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Four Economics students present papers at prestigious Carroll Round 2022

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Four Economics students present papers at prestigious Carroll Round 2022

We were delighted to see four students of the Department of Economics taking part in the 21st Carroll Round Undergraduate Economics Research Conference held at Georgetown University in Washington between 21-24 April 2022.

The Carroll Round is an annual conference for the world’s best undergraduate students providing them with a unique opportunity to present and discuss their research papers. For the selected students from Warwick Economics it is a chance to showcase their research undertaken as part of their final year module - Research in Applied Economics (RAE).

The conference is a forum that encourages a discussion about global economic issues by bringing together participants, prominent economists and policy makers. This year's speakers included Professor Kenneth Rogoff (Harvard) and Professor Joshua Angrist (MIT), one of the 2021 Nobel Laureates in Economics Sciences.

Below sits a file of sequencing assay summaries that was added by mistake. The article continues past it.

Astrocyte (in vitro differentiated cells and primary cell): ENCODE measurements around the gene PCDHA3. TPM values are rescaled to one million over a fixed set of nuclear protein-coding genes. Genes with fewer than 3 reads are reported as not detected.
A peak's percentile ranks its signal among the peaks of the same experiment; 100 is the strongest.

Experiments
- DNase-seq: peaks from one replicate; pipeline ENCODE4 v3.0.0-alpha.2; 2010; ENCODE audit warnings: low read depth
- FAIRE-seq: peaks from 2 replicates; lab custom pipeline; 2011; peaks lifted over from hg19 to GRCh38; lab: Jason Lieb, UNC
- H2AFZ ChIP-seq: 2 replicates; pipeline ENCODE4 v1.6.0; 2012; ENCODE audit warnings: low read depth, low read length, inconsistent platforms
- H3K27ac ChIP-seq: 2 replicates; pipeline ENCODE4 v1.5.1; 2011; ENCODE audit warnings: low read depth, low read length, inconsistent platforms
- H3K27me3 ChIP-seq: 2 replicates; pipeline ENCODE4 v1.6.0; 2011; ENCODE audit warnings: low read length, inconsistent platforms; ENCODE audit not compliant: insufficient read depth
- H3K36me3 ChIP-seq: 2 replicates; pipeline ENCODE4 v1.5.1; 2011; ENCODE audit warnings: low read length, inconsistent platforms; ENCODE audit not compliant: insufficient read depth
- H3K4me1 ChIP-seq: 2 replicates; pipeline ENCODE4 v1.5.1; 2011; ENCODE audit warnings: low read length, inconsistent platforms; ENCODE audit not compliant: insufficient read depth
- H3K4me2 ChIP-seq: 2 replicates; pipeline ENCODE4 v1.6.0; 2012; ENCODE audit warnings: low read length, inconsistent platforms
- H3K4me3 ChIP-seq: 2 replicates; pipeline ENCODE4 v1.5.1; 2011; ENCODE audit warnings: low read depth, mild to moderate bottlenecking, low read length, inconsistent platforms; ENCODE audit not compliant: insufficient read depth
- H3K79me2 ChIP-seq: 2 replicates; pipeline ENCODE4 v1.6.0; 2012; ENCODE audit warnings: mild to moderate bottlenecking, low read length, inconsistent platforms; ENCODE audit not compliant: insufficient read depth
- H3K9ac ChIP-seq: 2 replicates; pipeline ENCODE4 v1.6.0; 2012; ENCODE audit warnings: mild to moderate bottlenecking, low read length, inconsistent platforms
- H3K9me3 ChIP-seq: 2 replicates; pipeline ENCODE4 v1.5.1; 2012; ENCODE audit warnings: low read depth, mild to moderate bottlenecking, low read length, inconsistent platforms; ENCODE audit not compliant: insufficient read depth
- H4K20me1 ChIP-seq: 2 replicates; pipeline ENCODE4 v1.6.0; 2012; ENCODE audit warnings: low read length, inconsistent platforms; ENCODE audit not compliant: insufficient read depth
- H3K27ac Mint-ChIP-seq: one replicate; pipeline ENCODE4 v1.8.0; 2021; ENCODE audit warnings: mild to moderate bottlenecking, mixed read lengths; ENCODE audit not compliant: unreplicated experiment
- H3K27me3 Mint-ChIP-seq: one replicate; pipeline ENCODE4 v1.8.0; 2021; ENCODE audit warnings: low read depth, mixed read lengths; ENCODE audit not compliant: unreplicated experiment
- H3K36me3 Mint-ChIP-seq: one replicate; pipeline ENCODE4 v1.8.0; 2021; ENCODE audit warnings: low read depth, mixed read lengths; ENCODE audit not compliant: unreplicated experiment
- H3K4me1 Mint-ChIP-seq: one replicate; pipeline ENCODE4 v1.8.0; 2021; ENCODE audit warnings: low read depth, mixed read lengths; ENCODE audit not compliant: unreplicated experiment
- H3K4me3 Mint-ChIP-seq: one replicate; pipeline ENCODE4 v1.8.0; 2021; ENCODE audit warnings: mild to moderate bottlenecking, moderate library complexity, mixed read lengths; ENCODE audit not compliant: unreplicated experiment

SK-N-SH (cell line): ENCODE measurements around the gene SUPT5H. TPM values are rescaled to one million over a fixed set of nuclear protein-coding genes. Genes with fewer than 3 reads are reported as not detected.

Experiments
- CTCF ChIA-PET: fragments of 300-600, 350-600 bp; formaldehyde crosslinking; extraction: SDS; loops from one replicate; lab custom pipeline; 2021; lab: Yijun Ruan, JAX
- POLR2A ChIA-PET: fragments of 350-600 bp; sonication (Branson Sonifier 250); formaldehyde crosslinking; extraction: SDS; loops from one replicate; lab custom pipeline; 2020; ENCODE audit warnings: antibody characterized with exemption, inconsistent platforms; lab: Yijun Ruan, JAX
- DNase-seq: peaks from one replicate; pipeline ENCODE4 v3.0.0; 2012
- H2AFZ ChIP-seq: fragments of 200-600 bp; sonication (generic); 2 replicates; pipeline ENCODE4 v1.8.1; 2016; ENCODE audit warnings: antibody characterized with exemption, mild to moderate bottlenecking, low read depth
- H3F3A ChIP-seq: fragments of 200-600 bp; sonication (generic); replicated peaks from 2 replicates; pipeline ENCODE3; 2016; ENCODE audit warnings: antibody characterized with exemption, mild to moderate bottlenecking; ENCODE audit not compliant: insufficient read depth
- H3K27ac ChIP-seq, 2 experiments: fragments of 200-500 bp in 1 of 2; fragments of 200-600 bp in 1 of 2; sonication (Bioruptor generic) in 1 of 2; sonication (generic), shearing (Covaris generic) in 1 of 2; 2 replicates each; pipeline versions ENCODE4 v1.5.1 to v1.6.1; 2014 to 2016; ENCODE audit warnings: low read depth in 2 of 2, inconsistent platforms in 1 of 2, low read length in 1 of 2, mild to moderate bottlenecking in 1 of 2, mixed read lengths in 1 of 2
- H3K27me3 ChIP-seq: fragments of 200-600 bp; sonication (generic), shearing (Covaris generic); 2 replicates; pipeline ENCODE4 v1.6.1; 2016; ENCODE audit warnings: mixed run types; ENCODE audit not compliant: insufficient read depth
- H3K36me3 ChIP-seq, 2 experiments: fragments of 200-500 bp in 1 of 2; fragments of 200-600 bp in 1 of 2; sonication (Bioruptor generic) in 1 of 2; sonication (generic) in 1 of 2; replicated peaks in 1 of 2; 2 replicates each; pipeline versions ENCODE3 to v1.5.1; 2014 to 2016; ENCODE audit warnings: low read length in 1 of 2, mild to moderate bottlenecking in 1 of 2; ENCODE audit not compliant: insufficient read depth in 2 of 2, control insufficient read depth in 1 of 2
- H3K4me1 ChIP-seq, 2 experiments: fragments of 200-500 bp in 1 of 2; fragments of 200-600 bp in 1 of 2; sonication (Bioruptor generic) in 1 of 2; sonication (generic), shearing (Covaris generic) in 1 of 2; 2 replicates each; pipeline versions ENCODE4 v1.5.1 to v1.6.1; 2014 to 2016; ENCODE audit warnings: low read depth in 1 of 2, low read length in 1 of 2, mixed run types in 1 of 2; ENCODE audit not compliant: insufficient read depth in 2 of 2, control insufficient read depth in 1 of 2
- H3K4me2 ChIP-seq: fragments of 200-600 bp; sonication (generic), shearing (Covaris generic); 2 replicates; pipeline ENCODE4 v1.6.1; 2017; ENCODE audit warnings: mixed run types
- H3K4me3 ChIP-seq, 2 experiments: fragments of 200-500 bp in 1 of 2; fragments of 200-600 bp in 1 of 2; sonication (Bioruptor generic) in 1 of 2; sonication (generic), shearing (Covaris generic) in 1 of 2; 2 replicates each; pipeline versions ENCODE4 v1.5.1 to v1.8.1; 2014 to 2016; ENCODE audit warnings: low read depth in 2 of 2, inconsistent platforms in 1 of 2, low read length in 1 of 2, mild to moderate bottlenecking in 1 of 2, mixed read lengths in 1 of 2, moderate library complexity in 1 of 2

Class of 2022
  • Sophie Bray (BSc Economics), “Diamonds are a militia's best friend: the impact of conflict diamonds in the Democratic Republic of Congo.”
  • Marco Cerundolo (BSc Mathematics and Economics), “Fake News and Consumer Loyalty.”
  • Jenny Guo (BSc Economics), “Did the Covid-19 pandemic have a positive impact on job quality in the UK?”
  • Batrisya Nur Mohd Ezan (BSc Economics) – “Women in Tech: Exploring the link between a feminine board and firm performance in the IT sector of United States”

We have asked this year's Carroll Round participants to share with us their reflections from attending this prestigious conference and here is what they said: